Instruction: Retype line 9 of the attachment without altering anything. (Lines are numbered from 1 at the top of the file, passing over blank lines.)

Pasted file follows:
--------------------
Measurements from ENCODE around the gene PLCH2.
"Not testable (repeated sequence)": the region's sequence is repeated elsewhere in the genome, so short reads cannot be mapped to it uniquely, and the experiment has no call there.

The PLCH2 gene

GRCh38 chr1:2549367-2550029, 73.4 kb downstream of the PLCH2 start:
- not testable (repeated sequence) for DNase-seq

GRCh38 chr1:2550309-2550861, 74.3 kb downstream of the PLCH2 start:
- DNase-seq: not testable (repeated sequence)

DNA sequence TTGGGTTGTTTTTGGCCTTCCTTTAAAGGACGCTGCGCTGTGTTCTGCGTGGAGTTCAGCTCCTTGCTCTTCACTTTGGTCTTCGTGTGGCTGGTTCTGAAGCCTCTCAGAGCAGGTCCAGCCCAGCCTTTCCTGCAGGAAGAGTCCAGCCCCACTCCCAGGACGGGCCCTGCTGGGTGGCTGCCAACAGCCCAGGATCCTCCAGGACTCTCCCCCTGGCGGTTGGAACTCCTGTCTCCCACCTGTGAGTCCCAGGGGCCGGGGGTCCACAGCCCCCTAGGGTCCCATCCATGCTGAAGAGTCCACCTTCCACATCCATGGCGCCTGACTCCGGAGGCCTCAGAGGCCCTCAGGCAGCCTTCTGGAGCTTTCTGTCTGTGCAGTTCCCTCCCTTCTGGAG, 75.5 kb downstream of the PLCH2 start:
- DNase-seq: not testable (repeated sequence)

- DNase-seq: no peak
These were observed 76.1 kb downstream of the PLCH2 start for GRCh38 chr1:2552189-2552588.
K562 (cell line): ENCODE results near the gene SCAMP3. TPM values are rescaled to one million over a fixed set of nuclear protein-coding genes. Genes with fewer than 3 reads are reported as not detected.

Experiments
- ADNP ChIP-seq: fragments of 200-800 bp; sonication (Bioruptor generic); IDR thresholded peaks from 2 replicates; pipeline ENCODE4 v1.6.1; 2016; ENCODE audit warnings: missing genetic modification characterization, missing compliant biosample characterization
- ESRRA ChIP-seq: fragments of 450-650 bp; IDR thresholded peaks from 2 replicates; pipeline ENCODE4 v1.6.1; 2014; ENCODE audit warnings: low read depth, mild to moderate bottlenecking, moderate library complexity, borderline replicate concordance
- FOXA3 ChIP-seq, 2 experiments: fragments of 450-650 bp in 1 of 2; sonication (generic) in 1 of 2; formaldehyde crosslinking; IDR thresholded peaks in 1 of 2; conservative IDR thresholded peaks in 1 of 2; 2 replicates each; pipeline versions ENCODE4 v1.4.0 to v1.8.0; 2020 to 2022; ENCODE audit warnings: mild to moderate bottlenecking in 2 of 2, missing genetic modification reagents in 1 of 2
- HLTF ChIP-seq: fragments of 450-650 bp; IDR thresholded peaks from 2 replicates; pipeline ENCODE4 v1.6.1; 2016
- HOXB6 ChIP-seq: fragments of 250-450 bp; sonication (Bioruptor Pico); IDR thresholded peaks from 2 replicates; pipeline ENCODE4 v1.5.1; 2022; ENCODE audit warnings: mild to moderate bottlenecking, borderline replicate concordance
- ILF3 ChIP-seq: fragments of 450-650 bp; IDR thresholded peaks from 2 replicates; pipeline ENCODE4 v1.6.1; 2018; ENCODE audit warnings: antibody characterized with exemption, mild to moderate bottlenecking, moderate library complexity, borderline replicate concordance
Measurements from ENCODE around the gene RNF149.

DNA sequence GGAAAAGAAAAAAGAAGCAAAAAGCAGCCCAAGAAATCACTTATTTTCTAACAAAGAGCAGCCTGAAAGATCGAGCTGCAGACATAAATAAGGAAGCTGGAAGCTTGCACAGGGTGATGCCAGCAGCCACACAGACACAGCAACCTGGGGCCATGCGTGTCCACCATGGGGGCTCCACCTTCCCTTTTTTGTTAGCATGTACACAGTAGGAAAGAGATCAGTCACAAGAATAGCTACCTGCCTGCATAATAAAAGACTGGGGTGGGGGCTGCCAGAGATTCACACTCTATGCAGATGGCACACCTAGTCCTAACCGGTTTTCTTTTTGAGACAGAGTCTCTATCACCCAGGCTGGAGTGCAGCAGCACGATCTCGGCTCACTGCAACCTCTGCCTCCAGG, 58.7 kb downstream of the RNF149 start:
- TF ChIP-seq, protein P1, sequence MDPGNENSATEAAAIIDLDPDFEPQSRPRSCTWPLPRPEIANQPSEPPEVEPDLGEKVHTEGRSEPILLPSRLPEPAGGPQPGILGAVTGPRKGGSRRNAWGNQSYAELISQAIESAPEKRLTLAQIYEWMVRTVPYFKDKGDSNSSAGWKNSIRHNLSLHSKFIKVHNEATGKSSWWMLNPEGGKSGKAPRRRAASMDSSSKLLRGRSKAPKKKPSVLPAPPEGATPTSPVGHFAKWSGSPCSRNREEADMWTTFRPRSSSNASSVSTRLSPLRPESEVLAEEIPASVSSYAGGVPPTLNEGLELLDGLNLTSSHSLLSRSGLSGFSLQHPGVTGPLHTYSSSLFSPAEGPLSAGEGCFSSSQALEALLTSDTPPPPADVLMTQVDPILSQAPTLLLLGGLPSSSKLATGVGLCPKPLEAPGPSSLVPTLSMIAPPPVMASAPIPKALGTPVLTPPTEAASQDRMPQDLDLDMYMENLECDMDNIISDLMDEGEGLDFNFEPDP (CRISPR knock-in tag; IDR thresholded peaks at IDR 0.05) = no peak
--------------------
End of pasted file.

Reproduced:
- DNase-seq: not testable (repeated sequence)